The Ghosts of Bobby Mackey's Nightclub

Haunted Bobby Mackey's Music World

This article was written by James Watkins.

An unassuming yet historic building on the banks of the Licking River in Wilder, Kentucky has become a nationally famous story because of the tragic, strange and paranormal occurrences that have taken place there over the years. The "haunted house" currently is home to Bobby Mackey's Music World, a local country music hot spot that is owned by the club's featured performer, Bobby Mackey.

Author Douglas Hensley wrote a popular book on the subject — Hell's Gate: Terror at Bobby Mackey's Music World. Hensley spent five years researching the bizarre background of the nightclub and the building itself, which has a sordid history that dates back to the 1800s. In the back of the book are copies of 29 sworn and signed affidavits from club employees, patrons, Wilder Policemen and others, including Bobby Mackey's wife, Janet Mackey, who writes in her affidavit that an unseen force threw her down a flight of stairs and tried to harm her in other ways.

Hensley summed up his observations in the book's introduction: "The phenomena within and about Bobby Mackey's Music World have yet to be satisfactorily defined by any explanation other than it's haunted."

Bloody History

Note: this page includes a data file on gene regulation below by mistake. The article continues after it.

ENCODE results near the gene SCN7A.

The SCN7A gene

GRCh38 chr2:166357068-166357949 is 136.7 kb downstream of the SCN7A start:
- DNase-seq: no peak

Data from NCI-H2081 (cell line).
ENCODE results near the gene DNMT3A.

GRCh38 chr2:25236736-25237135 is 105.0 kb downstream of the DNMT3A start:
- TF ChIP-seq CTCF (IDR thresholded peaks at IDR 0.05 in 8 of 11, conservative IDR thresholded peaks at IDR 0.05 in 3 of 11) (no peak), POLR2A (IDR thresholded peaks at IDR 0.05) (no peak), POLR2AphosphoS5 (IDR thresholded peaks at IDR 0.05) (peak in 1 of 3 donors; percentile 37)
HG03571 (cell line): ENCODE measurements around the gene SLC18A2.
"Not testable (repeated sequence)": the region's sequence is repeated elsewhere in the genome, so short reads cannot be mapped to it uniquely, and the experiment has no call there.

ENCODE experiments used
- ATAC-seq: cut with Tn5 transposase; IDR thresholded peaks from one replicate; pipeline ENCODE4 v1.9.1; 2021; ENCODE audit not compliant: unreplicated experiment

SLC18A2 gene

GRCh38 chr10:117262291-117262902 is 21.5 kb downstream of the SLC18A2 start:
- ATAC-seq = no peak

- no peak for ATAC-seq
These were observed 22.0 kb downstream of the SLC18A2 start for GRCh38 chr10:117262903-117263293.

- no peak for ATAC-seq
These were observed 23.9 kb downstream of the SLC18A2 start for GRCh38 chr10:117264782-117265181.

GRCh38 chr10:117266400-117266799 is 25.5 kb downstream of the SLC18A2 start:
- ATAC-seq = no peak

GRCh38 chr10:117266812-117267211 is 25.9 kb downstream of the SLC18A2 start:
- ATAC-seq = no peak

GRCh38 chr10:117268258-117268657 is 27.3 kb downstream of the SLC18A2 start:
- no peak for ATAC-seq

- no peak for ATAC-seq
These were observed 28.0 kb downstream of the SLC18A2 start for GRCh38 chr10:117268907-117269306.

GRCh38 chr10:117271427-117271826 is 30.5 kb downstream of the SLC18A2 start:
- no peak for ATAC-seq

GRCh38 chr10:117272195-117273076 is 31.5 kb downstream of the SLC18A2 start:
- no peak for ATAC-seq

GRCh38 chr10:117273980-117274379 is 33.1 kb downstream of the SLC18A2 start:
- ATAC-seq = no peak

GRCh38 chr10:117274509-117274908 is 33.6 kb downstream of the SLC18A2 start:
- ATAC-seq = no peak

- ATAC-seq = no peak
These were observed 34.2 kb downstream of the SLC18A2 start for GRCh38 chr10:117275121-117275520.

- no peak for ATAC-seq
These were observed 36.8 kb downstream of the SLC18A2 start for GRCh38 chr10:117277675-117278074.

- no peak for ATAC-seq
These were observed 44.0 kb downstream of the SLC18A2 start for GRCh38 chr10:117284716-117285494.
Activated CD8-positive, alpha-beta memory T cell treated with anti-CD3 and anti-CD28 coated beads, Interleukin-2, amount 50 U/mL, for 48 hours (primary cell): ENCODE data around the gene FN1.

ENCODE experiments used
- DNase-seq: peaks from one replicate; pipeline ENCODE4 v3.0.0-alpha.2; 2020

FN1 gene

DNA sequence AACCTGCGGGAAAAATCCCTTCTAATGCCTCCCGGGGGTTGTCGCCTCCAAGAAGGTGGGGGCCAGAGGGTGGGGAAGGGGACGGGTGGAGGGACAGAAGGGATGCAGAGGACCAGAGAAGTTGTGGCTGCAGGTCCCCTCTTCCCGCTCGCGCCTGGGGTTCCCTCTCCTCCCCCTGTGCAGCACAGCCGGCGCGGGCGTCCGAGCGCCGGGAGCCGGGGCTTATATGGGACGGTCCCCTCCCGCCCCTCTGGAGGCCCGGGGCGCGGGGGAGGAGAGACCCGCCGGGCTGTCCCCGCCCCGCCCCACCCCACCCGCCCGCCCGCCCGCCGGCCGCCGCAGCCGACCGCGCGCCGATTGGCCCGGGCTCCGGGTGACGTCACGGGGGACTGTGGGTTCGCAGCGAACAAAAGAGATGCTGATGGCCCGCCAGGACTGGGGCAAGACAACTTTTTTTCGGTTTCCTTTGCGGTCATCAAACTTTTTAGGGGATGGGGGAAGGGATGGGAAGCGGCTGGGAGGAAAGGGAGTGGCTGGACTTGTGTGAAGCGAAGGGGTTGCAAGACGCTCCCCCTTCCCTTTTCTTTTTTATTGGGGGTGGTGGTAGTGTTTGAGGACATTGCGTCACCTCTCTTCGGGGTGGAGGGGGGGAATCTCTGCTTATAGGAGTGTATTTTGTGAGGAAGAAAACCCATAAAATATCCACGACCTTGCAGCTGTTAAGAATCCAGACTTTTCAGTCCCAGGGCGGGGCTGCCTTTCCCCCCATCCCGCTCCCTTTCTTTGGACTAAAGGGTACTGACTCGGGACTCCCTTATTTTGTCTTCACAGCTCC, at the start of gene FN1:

The old building that now houses Bobby Mackey's was a slaughterhouse for over 40 years during the 1800s. The ample spilled blood from the slaughterhouse and its location on the banks of the Licking River — one of two rivers in the world that flow north — attracted a hoard of satanic worshippers who used the site for sacrificial grounds.

In 1896, the building became entangled in a sensational and grizzly murder when Pearl Bryan's headless body was found nearby. The young lady's head was never found, but speculation abounded that it was likely disposed of in the slaughterhouse's basement well that was used to drain blood into the river when two local men who were active in the occult confessed to the murder. Alonzo Walling and Scott Jackson became the last two people hanged in Campbell County when they were sent to the gallows on March 21, 1897, for the murder of Pearl Bryan. With his last words on the gallows behind the Campbell County Courthouse — located near the slaughterhouse — Walling vowed to return to torment his executioners.

According to the Kentucky Post articles at the time, Walling and Jackson were offered life in prison instead of death if they told authorities where Bryan's head was located. People familiar with the two murderers claim that they refused because they were terrified they would spark the wrath of Satan if they exposed the site of his sacrificial grounds. Reportedly, they offered Bryan's head as a sacrifice to Satan, most likely in the slaughterhouse well. Local believers claim the well is a "gateway to hell" of sorts, a gruesome legend that lives on to the present day.

Ghosts, Headless and Otherwise

Bryan (often a headless figure), Walling and Jackson reportedly have been seen on numerous occasions at Bobby Mackey's over the years, along with other spirits whose lives were entangled with the building in some way. In fact, several people have died unnatural deaths inside the building, which was alleged to be the site of several murders at the casino. During the 1950s, it became the Latin Quarter, another popular nightclub whose owners were arrested several times on gambling charges.